Published February 09. 2010 4:00AM Updated February 09. 2010 6:39AM
New London - Despite a committee recommendation that the city not participate in a land value tax pilot program, twice as many people spoke in favor of the program as against it during a three-hour hearing Monday at City Hall.
"Large and small cities are the future. If we're ready to step up to build a resilient city, we should do this,'' said Art Costa, a member of the Land Value Tax Committee and one of 16 people who spoke in favor of the new program.
"It's not a silver bullet,'' he said. "Our problem is systematic and only a systematic solution will fix it."
The Land Value Tax Committee, appointed by the City Council with oversight by the state Office of Policy and Management, spent three months researching and reviewing four possible models for the city to adopt a new tax system based on assessing land rather than buildings.
In a 5-to-4 vote last month the committee opted to stay with the status quo.
A land value tax, or LVT, is supposed to shift the tax burden to the land and not penalize property owners for improving their buildings. Supporters believe the system would help reduce blight and encourage development of brownfields and vacant lots, in part because improvements to the physical condition of buildings would not lead directly to higher taxes.
William Cornish, who lives in the city and owns property downtown, was one of seven who spoke against the proposal. Others included Adam Wronowski of Cross Sound Ferry, Murray Renshaw, a local businessman, and an assessor from Windham whose parents live in New London.
Cornish argued that the city does not need a new taxing program to get rid of blight and attract economic development; it needs to address the dozen to 20 buildings in the city with absentee landlords who have let their buildings fall apart.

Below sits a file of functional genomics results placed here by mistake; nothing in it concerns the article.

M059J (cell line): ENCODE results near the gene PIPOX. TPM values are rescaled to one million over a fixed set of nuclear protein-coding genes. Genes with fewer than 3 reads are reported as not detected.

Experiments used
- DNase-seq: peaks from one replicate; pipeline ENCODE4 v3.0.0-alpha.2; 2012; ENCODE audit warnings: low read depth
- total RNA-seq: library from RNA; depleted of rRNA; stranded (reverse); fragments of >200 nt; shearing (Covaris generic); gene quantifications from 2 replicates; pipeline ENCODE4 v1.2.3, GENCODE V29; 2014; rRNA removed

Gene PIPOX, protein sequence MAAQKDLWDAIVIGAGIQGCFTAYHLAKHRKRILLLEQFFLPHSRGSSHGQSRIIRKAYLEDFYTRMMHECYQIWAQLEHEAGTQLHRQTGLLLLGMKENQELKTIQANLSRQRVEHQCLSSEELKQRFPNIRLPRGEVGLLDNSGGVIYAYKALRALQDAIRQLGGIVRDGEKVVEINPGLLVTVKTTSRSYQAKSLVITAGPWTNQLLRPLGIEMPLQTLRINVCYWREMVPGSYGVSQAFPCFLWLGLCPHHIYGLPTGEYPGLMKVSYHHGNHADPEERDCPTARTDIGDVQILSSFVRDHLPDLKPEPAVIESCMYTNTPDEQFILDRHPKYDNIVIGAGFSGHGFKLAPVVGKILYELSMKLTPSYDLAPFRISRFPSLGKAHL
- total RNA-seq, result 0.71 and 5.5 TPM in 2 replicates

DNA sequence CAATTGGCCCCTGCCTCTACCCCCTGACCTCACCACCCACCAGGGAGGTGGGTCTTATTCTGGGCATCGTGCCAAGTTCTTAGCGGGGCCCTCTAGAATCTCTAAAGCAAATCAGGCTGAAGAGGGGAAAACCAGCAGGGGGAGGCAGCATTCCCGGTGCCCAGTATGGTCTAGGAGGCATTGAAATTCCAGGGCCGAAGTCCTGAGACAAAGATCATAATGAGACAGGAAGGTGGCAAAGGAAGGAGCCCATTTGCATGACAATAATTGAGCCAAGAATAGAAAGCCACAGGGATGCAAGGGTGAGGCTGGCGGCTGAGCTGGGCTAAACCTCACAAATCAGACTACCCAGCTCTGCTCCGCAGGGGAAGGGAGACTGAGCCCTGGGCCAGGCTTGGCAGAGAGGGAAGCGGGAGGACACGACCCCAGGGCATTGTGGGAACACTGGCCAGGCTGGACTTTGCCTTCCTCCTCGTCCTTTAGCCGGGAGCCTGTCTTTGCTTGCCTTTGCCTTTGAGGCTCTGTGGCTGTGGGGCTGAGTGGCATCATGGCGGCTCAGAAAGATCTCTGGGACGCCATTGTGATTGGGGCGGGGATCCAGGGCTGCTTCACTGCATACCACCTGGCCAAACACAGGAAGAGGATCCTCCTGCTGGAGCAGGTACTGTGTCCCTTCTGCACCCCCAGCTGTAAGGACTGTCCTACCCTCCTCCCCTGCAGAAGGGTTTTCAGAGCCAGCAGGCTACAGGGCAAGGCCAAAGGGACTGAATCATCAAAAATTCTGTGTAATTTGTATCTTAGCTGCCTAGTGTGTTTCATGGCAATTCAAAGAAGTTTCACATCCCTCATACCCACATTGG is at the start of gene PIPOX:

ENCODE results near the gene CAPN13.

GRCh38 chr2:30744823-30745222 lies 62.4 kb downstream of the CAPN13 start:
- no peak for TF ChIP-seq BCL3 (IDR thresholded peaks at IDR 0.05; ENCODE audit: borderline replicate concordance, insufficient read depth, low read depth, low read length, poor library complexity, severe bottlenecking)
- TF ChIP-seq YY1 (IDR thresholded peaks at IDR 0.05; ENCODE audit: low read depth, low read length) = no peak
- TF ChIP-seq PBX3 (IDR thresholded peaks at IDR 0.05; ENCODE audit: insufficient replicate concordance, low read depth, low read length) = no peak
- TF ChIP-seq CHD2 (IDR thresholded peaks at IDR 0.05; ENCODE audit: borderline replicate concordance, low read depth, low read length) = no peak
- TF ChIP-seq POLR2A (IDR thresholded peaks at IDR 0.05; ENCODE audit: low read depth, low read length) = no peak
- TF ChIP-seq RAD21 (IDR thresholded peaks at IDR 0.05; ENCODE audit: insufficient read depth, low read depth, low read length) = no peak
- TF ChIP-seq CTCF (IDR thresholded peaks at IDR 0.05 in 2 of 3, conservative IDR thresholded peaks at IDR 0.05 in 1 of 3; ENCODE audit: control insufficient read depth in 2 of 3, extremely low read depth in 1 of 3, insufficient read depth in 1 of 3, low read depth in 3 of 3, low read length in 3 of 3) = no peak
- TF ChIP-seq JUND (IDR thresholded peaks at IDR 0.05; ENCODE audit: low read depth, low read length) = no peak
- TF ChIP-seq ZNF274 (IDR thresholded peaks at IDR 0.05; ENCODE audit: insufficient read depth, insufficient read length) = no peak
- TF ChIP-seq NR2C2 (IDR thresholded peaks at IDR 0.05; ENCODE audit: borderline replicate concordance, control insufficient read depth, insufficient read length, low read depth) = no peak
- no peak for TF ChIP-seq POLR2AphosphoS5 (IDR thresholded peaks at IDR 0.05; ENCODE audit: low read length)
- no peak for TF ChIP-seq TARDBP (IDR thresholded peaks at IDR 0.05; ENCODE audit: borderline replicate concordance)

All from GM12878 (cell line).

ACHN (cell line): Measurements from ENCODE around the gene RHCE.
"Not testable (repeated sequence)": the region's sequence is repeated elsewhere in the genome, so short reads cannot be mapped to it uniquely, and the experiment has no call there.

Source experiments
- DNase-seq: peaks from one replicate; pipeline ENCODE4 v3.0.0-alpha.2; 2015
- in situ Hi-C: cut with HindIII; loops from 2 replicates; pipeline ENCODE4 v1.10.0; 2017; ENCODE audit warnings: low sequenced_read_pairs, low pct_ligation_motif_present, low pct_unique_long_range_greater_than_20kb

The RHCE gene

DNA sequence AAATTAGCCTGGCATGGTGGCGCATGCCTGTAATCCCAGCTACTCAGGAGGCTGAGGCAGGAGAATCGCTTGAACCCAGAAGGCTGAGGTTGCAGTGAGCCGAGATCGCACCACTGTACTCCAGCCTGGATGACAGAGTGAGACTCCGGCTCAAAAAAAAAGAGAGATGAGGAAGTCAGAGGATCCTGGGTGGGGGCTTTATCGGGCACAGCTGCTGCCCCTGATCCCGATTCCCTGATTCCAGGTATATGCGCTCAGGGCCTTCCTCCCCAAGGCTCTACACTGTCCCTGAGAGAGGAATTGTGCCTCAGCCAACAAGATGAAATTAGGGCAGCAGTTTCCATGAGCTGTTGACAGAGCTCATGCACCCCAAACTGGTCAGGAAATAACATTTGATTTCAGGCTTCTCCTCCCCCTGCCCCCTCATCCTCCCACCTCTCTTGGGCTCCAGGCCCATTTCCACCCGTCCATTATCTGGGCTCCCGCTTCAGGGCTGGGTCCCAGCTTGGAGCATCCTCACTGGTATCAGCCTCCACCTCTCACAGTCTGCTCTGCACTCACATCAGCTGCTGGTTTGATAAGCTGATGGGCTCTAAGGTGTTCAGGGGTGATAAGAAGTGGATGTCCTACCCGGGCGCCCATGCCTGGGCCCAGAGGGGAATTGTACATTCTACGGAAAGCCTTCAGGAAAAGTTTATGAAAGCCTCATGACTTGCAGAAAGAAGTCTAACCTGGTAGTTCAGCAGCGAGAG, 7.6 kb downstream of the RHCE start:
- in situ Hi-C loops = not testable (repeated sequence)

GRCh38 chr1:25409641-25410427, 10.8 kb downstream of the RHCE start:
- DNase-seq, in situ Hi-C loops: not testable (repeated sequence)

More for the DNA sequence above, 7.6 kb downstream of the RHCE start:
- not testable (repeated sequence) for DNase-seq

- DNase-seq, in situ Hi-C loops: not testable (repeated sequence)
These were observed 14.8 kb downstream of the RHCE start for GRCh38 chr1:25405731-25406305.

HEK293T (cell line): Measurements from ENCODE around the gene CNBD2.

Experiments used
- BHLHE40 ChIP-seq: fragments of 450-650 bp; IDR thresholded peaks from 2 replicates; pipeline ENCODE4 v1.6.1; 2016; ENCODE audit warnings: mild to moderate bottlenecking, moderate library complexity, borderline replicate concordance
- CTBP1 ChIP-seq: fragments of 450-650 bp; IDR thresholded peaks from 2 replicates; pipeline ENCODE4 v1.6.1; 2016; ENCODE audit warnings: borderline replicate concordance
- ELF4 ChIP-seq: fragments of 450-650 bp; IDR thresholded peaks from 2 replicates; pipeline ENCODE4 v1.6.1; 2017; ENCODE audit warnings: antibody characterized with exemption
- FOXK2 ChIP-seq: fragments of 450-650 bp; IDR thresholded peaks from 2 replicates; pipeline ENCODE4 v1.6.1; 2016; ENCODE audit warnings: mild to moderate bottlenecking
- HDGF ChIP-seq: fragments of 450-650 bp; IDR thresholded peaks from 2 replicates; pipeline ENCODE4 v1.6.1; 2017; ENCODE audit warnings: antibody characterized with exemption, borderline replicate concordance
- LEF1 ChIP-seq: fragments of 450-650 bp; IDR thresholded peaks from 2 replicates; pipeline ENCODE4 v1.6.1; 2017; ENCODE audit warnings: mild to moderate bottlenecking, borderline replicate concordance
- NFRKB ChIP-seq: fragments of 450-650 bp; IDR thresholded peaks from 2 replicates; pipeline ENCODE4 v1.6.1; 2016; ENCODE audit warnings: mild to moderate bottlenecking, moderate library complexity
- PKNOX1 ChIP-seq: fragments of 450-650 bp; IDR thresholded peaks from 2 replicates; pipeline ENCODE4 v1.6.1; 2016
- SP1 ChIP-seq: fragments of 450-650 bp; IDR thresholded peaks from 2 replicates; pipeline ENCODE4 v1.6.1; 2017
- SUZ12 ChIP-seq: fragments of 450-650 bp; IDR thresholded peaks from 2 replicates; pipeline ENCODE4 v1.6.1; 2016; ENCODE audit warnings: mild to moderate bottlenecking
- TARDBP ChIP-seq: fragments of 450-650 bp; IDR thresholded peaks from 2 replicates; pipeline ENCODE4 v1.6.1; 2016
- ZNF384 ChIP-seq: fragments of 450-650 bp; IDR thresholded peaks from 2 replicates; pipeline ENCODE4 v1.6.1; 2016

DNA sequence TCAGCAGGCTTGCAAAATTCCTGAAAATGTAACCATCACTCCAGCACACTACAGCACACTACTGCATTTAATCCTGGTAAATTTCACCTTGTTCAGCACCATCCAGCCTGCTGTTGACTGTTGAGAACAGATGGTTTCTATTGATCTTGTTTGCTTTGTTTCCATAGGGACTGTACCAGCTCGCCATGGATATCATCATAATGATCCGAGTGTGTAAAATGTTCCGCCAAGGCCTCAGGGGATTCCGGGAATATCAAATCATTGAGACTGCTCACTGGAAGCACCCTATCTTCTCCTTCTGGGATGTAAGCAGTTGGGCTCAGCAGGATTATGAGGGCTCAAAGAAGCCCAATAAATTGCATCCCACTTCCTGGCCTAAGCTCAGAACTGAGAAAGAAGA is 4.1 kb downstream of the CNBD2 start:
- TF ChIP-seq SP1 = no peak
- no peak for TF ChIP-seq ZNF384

"You can't tax us into development if there's no customers,'' he said. "You need to put teeth into a blight ordinance.''
LVT, he said, shifts the tax burden so that less people pay the most taxes.
"It's social engineering,'' he said. "It doesn't belong in New London and it doesn't belong in America."
Those who spoke in favor of it included David Bingham of Salem, a representative of the Southeastern Connecticut Sierra Club. He praised the new tax program as a way to encourage dense development in the city and curb sprawl.
"This is an opportunity for New London to do something big,'' he said. "We want New London to prosper. We don't want thousands fleeing the city."
The City Council is expected to vote on the proposal at a future meeting. If the program is adopted, New London would be the only municipality in the state with land based taxes.
A minority report by the committee has recommended the city implement a pilot program only in a portion of downtown. It also recommended a program to educate the public on the impact of land-value taxation.
But the majority report said large apartment buildings, larger shopping centers and car dealerships would be impacted negatively by LVT.
"Under a majority of the LVT models, the top 250 properties whose taxes would increase are already being put toward uses (commercial or otherwise) that seem to maximize the properties,'' the report states. "The effect of having their taxes increase in order to implement LVT seemed counter-productive."
The committee determined that the city has too many unique parcels and businesses to benefit from any impact that LVT may have.